June 2020 Pride Feature
Credit: Photo Illustration by Braulio Amado for EW; Photo by Art Streiber / AUGUST

Fresh off the Netflix limited series Unbelievable and as we approach the 10th anniversary of her landmark queer film The Kids Are All Right, Oscar-nominated writer-director Lisa Cholodenko, 56, spoke with EW about her greatest cinematic inspirations.

Ordinary People

The 1980 family drama represents what Cholodenko loves about movies. “That was a big one for me. That showed me you can really say some stuff about people’s weird psychologies,” she says. “Here was a parent [breaking] that myth of unconditional love. I found it comforting! It felt like truth I hadn’t really seen out there, validated. I love the dangerous truth-telling. That’s what I really love about movies.”

My Brilliant Friend

As Cholodenko has moved more into TV, she cites HBO’s Italian series adaptation of Elena Ferrante’s novels as a new favorite. “It’s exquisite. It reminds me that there’s still hope out there to make stuff that’s really layered and restrained. I wouldn’t say that inspired Unbelievable, but those kinds of shows, that kind of filmmaking, really inspire me. It packs an enormous punch that's really character-deep.”

My Own Private Idaho

Gus Van Sant’s 1991 queer classic arrived as Cholodenko was just coming up. It galvanized her: “It wasn’t my story, but I was really emboldened by somebody going, ‘I’m gay and I’m making a film about gay guys that are interesting to me.’ And it’s so sexy to look at. It’s provocative.”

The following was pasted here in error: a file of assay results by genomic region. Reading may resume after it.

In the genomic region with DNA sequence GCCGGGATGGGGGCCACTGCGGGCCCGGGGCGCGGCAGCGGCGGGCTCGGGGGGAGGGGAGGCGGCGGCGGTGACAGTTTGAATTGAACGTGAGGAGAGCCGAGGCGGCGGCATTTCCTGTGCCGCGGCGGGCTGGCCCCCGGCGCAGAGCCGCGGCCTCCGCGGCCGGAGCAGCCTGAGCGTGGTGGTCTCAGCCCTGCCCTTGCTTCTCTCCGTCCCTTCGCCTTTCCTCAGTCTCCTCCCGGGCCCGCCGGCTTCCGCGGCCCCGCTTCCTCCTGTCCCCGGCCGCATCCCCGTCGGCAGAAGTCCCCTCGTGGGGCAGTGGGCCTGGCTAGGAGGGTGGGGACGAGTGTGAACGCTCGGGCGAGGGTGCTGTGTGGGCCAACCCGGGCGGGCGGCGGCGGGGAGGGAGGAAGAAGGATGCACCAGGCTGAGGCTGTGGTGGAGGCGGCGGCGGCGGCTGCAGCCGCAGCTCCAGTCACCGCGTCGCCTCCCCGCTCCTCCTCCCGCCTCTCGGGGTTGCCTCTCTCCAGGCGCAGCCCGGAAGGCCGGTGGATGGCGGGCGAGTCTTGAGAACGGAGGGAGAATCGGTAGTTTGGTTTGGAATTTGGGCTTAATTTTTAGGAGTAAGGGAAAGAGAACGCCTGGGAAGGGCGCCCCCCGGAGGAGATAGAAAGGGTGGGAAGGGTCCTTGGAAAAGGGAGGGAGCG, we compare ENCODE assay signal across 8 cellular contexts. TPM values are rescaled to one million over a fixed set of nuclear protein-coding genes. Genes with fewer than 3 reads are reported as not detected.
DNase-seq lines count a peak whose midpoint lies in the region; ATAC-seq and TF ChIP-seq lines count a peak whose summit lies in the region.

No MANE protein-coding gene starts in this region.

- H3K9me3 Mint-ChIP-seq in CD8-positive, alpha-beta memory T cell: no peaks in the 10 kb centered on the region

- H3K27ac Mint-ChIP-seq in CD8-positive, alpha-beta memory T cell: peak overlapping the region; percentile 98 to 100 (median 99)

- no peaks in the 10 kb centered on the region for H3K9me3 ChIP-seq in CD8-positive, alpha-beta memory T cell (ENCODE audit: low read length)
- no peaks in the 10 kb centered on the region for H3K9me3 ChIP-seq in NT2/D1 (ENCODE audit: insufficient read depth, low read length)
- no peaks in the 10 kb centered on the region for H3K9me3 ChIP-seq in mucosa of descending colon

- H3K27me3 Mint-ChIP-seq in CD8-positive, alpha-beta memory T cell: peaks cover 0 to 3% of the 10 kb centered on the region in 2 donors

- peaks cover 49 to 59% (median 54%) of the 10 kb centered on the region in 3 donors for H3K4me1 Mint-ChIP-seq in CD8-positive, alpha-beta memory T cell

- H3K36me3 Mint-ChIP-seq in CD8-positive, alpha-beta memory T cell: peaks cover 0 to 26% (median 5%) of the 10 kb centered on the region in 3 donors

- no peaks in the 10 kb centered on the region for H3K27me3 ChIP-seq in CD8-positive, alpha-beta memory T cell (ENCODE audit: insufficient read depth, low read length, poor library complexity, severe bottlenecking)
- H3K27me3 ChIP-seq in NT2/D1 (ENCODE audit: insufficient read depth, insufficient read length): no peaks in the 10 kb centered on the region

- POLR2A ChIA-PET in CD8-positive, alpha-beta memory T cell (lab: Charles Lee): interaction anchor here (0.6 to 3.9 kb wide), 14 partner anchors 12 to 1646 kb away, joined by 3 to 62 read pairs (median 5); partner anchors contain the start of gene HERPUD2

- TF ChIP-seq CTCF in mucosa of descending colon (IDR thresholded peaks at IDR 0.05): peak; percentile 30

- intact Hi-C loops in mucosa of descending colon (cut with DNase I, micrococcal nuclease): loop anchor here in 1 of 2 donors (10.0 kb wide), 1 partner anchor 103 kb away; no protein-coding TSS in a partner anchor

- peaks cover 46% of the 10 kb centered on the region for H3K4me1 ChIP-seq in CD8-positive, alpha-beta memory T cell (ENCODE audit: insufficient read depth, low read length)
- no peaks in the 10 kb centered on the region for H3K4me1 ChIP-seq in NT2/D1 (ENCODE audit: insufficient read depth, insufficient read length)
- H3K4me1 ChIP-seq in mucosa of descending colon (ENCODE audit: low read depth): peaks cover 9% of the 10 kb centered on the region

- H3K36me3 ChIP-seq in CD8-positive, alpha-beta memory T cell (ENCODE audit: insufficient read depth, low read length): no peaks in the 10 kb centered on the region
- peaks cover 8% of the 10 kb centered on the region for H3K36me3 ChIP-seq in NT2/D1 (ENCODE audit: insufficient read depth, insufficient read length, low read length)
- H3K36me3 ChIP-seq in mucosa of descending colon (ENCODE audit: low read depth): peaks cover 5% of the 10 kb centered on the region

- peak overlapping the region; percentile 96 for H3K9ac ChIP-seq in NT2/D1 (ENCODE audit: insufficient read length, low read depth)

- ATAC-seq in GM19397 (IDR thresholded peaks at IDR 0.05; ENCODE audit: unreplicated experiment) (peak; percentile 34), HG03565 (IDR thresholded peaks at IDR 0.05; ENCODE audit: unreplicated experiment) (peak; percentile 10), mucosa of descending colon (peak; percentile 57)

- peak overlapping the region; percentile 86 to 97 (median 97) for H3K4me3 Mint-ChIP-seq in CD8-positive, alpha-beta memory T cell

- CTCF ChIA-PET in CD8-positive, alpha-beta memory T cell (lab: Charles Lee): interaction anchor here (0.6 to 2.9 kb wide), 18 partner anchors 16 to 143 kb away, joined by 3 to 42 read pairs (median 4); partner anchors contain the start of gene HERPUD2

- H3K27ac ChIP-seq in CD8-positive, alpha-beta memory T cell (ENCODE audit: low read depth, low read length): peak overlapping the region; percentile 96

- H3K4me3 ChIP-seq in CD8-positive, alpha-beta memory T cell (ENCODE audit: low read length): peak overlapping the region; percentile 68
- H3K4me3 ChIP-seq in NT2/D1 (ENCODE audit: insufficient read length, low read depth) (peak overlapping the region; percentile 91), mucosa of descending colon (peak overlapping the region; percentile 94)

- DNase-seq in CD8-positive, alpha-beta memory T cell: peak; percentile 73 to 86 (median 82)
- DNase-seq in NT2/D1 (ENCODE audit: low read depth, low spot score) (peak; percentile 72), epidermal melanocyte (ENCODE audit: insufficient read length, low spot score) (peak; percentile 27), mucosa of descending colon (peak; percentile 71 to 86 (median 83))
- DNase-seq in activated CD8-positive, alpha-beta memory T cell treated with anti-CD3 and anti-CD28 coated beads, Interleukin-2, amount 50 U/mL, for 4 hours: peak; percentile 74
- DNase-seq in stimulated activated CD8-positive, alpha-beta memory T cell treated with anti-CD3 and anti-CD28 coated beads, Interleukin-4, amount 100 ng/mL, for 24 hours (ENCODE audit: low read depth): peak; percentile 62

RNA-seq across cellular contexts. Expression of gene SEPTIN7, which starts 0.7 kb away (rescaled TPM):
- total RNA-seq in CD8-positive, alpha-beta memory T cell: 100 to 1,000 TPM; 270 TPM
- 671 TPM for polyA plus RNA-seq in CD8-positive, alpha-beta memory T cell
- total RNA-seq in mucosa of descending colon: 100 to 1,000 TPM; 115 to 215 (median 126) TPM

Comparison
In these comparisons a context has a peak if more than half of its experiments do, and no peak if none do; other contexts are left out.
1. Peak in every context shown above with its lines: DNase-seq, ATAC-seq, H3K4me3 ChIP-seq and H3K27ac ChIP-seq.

David Lean films

Once resistant to Hollywood tropes, Cholodenko was introduced to Lean classics like Lawrence of Arabia later in life. “I remember being wowed by the [period], what he would do with the camera, the scope, that form of storytelling,” she says. “It opened up my mind in that way: the wow factor.”

The Godfather

When it comes to literary adaptations (she won an Emmy for helming HBO’s Olive Kitteridge), Cholodenko’s mind goes straight to some of the greatest films ever made. “For some reason I've been thinking a lot about The Godfather,” she says. “It had a real purpose and a punch [similar] to Unbelievable, in terms of being a crime saga. The limited series is a great form for a saga: a family saga, something that's longer than a movie, that requires a real investigative approach, with a real dramatic scope but a very intimate study. It's such a beautiful form. The Godfather could have been a limited series.”


Cholodenko says Jane Campion’s 1989 drama is the film that made her want to direct. “I remember seeing that alone in my early 20s and thinking, ‘My God, this is such a powerful medium,’ ” she says. “I just was like, 'I'm a woman, and there's a woman, and I'm feeling myself in the camera, and she's saying things I'm not supposed to be saying.' It was the experience of sitting in a theater and feeling like I understood — I could project myself into her making that movie, in the skin of this woman making something really tough. Maybe men have had that experience more easily. And it wasn't tough in a violent or genre way, or even hard; it was really a delicate movie, but psychologically was brutal.”

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